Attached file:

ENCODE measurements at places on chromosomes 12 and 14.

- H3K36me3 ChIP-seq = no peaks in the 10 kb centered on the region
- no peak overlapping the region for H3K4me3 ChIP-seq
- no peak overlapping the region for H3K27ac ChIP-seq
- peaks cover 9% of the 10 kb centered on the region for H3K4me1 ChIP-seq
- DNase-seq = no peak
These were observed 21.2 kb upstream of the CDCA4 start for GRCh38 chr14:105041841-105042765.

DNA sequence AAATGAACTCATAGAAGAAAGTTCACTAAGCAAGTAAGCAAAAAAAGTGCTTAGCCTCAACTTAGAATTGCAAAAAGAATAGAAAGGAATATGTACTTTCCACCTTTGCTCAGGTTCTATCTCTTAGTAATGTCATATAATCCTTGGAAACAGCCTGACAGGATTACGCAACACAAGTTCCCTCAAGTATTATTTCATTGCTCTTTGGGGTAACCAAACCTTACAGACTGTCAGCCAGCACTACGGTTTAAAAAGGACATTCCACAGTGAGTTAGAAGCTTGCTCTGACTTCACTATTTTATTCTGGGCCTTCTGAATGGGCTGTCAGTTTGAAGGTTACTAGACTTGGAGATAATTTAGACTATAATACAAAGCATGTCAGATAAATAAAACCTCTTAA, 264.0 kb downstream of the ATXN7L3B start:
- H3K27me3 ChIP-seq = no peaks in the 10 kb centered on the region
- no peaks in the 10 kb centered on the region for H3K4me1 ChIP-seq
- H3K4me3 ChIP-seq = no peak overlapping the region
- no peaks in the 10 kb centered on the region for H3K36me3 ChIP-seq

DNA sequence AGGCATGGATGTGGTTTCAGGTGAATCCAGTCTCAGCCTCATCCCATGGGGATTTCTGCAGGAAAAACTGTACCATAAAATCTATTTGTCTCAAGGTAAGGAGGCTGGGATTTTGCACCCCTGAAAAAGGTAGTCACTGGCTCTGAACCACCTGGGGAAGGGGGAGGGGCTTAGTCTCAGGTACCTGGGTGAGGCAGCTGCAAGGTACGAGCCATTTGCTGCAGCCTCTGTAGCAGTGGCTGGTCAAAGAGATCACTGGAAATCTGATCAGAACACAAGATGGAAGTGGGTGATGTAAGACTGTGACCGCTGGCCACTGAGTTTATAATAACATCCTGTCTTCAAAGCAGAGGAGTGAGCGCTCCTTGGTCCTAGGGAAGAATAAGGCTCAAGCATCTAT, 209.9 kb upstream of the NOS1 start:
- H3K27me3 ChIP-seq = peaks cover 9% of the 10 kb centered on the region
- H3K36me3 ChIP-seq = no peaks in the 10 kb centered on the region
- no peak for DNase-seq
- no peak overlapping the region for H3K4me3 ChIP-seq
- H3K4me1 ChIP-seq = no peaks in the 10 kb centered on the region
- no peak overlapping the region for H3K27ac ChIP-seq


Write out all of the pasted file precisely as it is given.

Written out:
ENCODE measurements at places on chromosomes 12 and 14.

- H3K36me3 ChIP-seq = no peaks in the 10 kb centered on the region
- no peak overlapping the region for H3K4me3 ChIP-seq
- no peak overlapping the region for H3K27ac ChIP-seq
- peaks cover 9% of the 10 kb centered on the region for H3K4me1 ChIP-seq
- DNase-seq = no peak
These were observed 21.2 kb upstream of the CDCA4 start for GRCh38 chr14:105041841-105042765.

DNA sequence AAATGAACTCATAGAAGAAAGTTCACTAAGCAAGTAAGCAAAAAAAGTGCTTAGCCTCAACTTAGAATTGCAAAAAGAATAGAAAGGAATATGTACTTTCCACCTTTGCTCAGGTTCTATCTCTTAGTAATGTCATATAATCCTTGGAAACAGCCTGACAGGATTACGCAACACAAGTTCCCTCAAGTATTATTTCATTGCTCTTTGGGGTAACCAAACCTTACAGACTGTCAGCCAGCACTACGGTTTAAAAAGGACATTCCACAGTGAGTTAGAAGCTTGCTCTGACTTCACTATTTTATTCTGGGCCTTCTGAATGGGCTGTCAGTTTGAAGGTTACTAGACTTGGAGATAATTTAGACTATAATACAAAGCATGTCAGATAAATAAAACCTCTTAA, 264.0 kb downstream of the ATXN7L3B start:
- H3K27me3 ChIP-seq = no peaks in the 10 kb centered on the region
- no peaks in the 10 kb centered on the region for H3K4me1 ChIP-seq
- H3K4me3 ChIP-seq = no peak overlapping the region
- no peaks in the 10 kb centered on the region for H3K36me3 ChIP-seq

DNA sequence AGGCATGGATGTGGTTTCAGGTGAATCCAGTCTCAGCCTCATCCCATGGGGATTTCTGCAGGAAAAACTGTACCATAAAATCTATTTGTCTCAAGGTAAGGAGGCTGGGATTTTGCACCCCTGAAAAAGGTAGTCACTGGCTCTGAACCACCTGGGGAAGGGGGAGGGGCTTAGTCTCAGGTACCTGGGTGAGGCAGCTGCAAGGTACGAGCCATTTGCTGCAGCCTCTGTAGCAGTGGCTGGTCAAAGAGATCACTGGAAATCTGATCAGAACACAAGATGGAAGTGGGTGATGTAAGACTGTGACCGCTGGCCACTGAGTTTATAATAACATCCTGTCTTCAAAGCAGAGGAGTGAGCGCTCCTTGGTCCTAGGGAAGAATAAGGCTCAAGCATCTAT, 209.9 kb upstream of the NOS1 start:
- H3K27me3 ChIP-seq = peaks cover 9% of the 10 kb centered on the region
- H3K36me3 ChIP-seq = no peaks in the 10 kb centered on the region
- no peak for DNase-seq
- no peak overlapping the region for H3K4me3 ChIP-seq
- H3K4me1 ChIP-seq = no peaks in the 10 kb centered on the region
- no peak overlapping the region for H3K27ac ChIP-seq